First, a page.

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McCain: HDTV Policy Is in Disarray

5/17/1998 8:00 PM Eastern

Washington -- Senate Commerce Committee chairman John
McCain (R-Ariz.) said last week that high-definition-television policy was in "severe
disarray," fueled in part by comments made two weeks ago at the National Show in
Atlanta by Tele-Communications Inc. chairman and CEO John Malone.

"What we thought was an agreement among everybody as
to what level of picture people are going to get is now in severe disarray. It needs to be
brought back into focus," McCain said.

Malone said the 1080-interlace display format chosen by CBS
and NBC was a "spectrum hog," and TCI would refuse to carry pro-1080i
broadcasters unless it was forced to by the federal government.

Malone said he supports either the 480-progressive format
chosen by Fox or the 780p format chosen by ABC.

"You can't have three different levels of
transmission and expect everybody to understand it, or anybody to even manufacture it. So
we've got a big problem, and I think it's got to be worked out," McCain
said.

McCain pledged to hold a hearing on the issue at some
point.

McCain's reaction was mild compared to that of Rep.
Billy Tauzin (R-La.), who said Malone's comments might force him to introduce a bill
requiring cable carriage of 1080i signals.

Tauzin pounced on Malone's comments because his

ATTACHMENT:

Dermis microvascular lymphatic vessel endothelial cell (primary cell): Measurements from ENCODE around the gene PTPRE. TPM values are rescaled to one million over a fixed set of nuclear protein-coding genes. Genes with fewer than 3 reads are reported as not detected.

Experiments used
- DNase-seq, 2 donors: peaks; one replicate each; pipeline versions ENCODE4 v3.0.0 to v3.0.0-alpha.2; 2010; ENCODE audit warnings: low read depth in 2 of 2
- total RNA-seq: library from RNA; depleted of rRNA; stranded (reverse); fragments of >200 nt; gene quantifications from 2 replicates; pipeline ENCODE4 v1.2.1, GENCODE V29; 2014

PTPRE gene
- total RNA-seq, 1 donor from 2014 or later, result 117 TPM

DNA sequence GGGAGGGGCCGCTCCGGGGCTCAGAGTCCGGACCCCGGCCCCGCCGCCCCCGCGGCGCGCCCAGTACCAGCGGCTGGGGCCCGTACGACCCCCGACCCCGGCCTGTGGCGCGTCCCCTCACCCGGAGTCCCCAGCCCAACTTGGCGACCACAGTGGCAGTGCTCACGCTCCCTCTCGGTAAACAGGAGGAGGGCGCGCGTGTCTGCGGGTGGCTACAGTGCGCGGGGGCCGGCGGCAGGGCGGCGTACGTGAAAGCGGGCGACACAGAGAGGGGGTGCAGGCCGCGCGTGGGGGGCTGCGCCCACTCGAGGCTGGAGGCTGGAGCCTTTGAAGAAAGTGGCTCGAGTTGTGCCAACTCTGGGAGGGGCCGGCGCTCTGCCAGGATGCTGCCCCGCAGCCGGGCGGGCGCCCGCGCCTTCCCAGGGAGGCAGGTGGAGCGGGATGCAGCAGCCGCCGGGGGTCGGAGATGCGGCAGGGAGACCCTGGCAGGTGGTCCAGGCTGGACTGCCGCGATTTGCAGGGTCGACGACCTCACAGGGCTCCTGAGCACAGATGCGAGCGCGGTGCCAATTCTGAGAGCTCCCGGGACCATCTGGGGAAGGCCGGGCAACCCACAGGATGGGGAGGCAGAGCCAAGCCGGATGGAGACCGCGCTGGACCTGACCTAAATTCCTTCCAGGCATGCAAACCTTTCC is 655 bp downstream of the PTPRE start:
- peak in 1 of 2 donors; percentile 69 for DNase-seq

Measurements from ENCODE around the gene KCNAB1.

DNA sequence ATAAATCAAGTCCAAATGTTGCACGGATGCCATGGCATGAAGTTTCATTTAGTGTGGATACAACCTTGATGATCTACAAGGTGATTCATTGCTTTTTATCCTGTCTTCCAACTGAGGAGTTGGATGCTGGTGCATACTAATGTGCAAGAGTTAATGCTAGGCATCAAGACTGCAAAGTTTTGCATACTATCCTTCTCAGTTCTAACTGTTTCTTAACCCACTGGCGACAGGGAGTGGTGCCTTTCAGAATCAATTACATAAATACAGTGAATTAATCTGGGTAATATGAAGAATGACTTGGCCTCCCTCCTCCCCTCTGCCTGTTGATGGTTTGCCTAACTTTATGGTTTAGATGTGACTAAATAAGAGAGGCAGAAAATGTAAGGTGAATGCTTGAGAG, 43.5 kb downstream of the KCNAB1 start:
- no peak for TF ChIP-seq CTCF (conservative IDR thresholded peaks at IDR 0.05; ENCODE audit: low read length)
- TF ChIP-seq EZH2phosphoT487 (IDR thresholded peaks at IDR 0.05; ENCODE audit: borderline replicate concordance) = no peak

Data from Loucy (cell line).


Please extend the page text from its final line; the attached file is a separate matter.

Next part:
derogatory statements about 1080i were widely perceived as reneging on a 1080i-carriage
promise made to Tauzin's Telecommunications Subcommittee last month by TCI president
and chief operating officer Leo J. Hindery Jr.

Stephen Effros, president of the Cable Telecommunications
Association (CATA), said there was no daylight between the statements made by the TCI
chieftains.

"TCI did not change any position between what Leo
Hindery said in Congress and what John Malone said [in Atlanta]," Effros said.

He said cable's pledge is to deploy set-top equipment
that can pass through a 1080i signal and process the signal at some point.

"What John Malone said is, 'But that doesn't
mean that I am going to carry [1080i],'" Effros said. "There is a
difference between compatibility and carriage, and people are missing that totally."

An NBC source, however, said TCI has promised in private
talks to carry 1080i signals.

"We've had negotiations with TCI on an ongoing
basis, and we were left with the belief and the understanding that they would at least
carry and pass through a 1080i signal," an NBC source said.

At least two-dozen TV stations are planning to begin
digital broadcasts in November. Malone said he hoped to reach carriage deals with Fox, ABC
and possibly NBC. But he was less optimistic about a deal with CBS.

The Federal Communications Commission has ordered TV
stations that are owned by or affiliated with the four major networks to begin digital
transmission in May 1999.

FCC chairman William Kennard said two weeks ago that he was
willing to give cable operators and broadcasters some time to negotiate a solution to
cable carriage of digital TV signals.

But he warned that the commission would have to step in if
the parties can't reach a deal that coincides with the launch of digital TV.

McCain said he was taken aback by Malone's comments
because he thought that all parities had agreed to carry the various display formats when
the FCC was debating the issue.

"I'm disappointed because I thought that when we
adopted the so-called universal standards, everything was taken care of," McCain
said.

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